Back in My Day: HBO

Today I start a new series of reminisces about the times I grew up in. Because folks … they’re getting to be the “olden days”. There’s about as much time between now and those golden 1980’s in which I grew up as there was between the 1980’s and World War II when the ’80s were new. It’s a funny thing, the way things change slowly, gradually, so that you don’t even realize it until those changes pile up and you find yourself in a whole new world.

Our entry today is HBOThe Wonder of its Age (for boys who weren’t supposed to be watching it at our age!)

Before we get to HBO, though, I’d like to let folks know that Pen & Paper Baseball is now up for download on DriveThruRPG.com … and free to make up for the lack of Opening Day this year. It will stay free until the baseball season starts – so Play Ball!

Home Box Office! Movies at home … but newer than the movies of the week you got on normal TV … AND NO COMMERCIALS! You see, the awesome thing about cable TV was that since you had to pay for it, there were never going to be commercials! Can you believe it? Probably not, given how many damn commercials there are on cable TV now. That promise sure didn’t last very long.

Now, my family were never early adopters of new technologies. Be patient, let them produce better products at lower prices, and then jump in. I didn’t have HBO in my house as a kid, but my friend next door did. In fact, he was the only one of my circle who had it, so many an afternoon were spent at his house. He also had an Atari, so we’d waste some hours playing Pitfall and Pac-Man, and then catch a movie or two. Pretty sweet deal.

There are three movies in particular that I remember from those days, which I share with you now in no particular order …

1. Ice Pirates (1984)

This was one of those films we probably shouldn’t have been watching back then. I was 12 when it came out, so maybe 13 when it was on HBO. It stars Robert Urich, and the movie is about … well, ice pirates. Honestly, I don’t think I’ve seen it since I was a kid, so all I remember is that water is super valuable in the future, and there’s all this fighting over a big hunk of ice floating in space. Oh, and there was a joke about them being turned into eunuchs. Heck, it was mildly dirty and involved space ships, so it was a hit with my crowd. Honestly, I’m going to guess the movie is a LOT funnier when you’re 13 years old.

2. The Big Red One (1980)

Holy crap did we watch this movie a bunch. I was the World War II freak in my circle, and dragged the rest along with me into playing army. We all had plastic M-16s and grenades and would play war in the neighborhood like crazy. We even fought some kids who lived on the other side of the street once (and won!). They were led by another kid named Matt, and since he was big and we were as sensitive as you would expect as elementary school kids, he was known as Fat Matt. I was just Matt.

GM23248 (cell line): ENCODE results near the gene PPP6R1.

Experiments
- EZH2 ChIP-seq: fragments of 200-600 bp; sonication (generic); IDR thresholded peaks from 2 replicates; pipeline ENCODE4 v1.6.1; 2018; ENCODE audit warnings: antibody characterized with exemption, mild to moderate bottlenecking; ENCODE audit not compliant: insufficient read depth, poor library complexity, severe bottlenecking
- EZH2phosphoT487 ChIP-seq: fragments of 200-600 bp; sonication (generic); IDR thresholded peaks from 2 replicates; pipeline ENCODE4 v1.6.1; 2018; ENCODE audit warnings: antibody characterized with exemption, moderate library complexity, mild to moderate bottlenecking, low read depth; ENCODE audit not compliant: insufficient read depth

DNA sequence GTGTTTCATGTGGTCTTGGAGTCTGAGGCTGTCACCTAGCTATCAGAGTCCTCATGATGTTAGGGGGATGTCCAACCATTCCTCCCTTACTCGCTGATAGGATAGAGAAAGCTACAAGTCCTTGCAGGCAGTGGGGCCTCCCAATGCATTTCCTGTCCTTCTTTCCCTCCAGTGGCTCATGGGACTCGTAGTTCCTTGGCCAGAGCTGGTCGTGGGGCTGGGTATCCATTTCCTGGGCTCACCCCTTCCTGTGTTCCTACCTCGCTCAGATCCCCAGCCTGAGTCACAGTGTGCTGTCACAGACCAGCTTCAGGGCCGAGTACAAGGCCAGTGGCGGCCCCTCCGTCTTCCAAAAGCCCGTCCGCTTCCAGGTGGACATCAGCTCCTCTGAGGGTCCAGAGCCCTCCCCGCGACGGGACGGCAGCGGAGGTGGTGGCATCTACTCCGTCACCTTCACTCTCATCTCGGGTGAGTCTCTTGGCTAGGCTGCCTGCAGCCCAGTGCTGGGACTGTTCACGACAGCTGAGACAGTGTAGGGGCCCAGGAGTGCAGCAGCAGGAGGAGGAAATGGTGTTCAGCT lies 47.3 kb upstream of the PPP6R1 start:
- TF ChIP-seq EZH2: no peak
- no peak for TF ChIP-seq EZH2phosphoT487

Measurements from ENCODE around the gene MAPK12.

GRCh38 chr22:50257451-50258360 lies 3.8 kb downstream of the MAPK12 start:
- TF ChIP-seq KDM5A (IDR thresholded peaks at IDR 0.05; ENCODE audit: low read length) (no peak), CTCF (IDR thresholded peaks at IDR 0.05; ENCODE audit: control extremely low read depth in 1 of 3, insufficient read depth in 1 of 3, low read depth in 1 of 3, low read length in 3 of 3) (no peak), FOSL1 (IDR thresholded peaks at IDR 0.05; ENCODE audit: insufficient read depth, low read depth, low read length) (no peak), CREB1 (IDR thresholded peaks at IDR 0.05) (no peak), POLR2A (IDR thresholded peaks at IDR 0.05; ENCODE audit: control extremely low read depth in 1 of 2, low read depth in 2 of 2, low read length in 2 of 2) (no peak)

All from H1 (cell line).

Anyhow, the movie follows the 1st Infantry Division in World War II, from North Africa, through Italy and into Germany. It stars Lee Marvin, who is just plain cool, and you even have some early post-Star Wars work by Mark Hammill. I don’t remember now, but I’m sure it freaked us out to see him be something other than Luke Skywalker.

Now, we dug the movie because it was a war movie, but also because it provided something that young fellas in those days were often in search of … bare boobs. Pre-internet, finding bare breasts was no easy task for a curious kid. In this movie, there is a split second – and I mean split second – of bare boobs that we could not believe we had seen when we first watched it. Super forbidden … and guaranteed to make the movie an instant classic for a bunch of 10 to 12 year old boys.

3. The Cannonball Run (1981)

Man, do I love this movie. Loved it when I was a kid, and I love it still. My daughter is a big fan as well. What more can you ask for in a film? Fast cars, beautiful women, Burt Reynolds, Dom Delouise, James Bond, Dean Martin, Sammy Davis Jr and Jackie Chan! This was another movie that we knew we probably shouldn’t have been watching at our age, but there it was. I can still remember sitting in my friend’s living room, watching the movie while prepared to get scarce if his parents came home. I also remember us turning aerosol cans and lighters into makeshift flame throwers … God knows how we survived childhood. In our defense, we pretty quickly realized that playing was fire was a bad idea and cut it out. Even we weren’t that stupid. We did discover, though, that if you sprayed a fly with Lysol its wings would crystallize in mid-flight and it would fall from the sky.

So there’s a walk down memory lane from a kid who grew up in the 70’s and 80’s, and then grew up some more in the 90’s, and then had a kid and grew up a lot more in the 2000’s.

I’m getting back to watching Charlie’s Angels and making hopping John … and Emergency is on at 3! … but if you have some favorite HBO memories from back in the day, go ahead and share them in the comments, and stay safe out there Nodians!

A Quick Dispatch from the Pandemic

Howdy folks – just a quick note today, since I’ve been pretty busy setting up work-from-home and not thinking a bunch about gaming stuff.

My wife and I did a jaunt to the nearby Sprouts grocery store to pick up a few things, and boy was it a normal, boring shopping trip. The place wasn’t super crowded, but there were plenty of shoppers, and everybody was calm. There were a few shelves picked over – mostly of staples and at the meat counter – but we got what were were after without too much trouble. If you’re having trouble finding things at the larger chains, you might check out smaller chains or shops, assuming they’re open.